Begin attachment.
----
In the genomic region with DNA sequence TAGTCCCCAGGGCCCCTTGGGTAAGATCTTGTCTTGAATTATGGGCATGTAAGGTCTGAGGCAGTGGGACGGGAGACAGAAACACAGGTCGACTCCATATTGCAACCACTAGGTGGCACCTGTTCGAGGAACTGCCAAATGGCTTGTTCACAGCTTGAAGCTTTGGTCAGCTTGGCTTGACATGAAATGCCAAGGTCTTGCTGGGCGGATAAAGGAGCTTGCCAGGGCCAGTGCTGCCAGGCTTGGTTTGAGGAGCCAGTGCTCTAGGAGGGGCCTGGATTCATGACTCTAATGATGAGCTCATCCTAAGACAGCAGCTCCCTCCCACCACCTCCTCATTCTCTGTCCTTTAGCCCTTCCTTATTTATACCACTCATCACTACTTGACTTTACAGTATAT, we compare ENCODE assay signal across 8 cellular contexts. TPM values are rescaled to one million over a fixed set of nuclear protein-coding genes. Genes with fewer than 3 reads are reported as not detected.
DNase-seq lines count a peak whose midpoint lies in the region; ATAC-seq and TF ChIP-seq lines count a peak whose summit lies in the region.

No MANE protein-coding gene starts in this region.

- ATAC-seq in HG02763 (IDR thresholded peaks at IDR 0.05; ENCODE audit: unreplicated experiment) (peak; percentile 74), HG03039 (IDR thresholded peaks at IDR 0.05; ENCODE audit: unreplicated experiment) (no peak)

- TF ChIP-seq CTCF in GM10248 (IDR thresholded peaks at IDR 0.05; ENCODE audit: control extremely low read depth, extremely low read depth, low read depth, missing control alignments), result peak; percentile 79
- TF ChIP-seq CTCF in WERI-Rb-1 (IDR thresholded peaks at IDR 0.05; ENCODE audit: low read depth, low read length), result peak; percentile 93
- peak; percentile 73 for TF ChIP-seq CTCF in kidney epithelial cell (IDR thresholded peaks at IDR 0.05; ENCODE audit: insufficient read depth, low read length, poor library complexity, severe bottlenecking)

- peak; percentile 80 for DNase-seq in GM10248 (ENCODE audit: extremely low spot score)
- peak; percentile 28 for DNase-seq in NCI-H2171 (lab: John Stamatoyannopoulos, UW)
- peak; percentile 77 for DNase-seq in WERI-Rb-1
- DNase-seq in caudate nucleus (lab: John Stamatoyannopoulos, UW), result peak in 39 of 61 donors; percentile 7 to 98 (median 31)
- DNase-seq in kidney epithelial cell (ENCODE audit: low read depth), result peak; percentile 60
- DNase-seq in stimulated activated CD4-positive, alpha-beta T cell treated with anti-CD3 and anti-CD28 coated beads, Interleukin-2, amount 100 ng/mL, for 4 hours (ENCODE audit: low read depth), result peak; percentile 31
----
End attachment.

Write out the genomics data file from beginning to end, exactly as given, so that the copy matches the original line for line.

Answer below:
In the genomic region with DNA sequence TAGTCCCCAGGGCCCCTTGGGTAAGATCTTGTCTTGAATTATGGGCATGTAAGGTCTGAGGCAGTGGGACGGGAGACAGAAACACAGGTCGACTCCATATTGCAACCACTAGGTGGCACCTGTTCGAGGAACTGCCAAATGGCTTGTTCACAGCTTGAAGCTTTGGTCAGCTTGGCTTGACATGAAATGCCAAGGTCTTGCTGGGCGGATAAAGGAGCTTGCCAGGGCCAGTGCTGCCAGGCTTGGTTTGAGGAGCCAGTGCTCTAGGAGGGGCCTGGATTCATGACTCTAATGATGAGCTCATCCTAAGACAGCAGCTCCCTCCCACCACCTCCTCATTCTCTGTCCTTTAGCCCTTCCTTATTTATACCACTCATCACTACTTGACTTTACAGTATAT, we compare ENCODE assay signal across 8 cellular contexts. TPM values are rescaled to one million over a fixed set of nuclear protein-coding genes. Genes with fewer than 3 reads are reported as not detected.
DNase-seq lines count a peak whose midpoint lies in the region; ATAC-seq and TF ChIP-seq lines count a peak whose summit lies in the region.

No MANE protein-coding gene starts in this region.

- ATAC-seq in HG02763 (IDR thresholded peaks at IDR 0.05; ENCODE audit: unreplicated experiment) (peak; percentile 74), HG03039 (IDR thresholded peaks at IDR 0.05; ENCODE audit: unreplicated experiment) (no peak)

- TF ChIP-seq CTCF in GM10248 (IDR thresholded peaks at IDR 0.05; ENCODE audit: control extremely low read depth, extremely low read depth, low read depth, missing control alignments), result peak; percentile 79
- TF ChIP-seq CTCF in WERI-Rb-1 (IDR thresholded peaks at IDR 0.05; ENCODE audit: low read depth, low read length), result peak; percentile 93
- peak; percentile 73 for TF ChIP-seq CTCF in kidney epithelial cell (IDR thresholded peaks at IDR 0.05; ENCODE audit: insufficient read depth, low read length, poor library complexity, severe bottlenecking)

- peak; percentile 80 for DNase-seq in GM10248 (ENCODE audit: extremely low spot score)
- peak; percentile 28 for DNase-seq in NCI-H2171 (lab: John Stamatoyannopoulos, UW)
- peak; percentile 77 for DNase-seq in WERI-Rb-1
- DNase-seq in caudate nucleus (lab: John Stamatoyannopoulos, UW), result peak in 39 of 61 donors; percentile 7 to 98 (median 31)
- DNase-seq in kidney epithelial cell (ENCODE audit: low read depth), result peak; percentile 60
- DNase-seq in stimulated activated CD4-positive, alpha-beta T cell treated with anti-CD3 and anti-CD28 coated beads, Interleukin-2, amount 100 ng/mL, for 4 hours (ENCODE audit: low read depth), result peak; percentile 31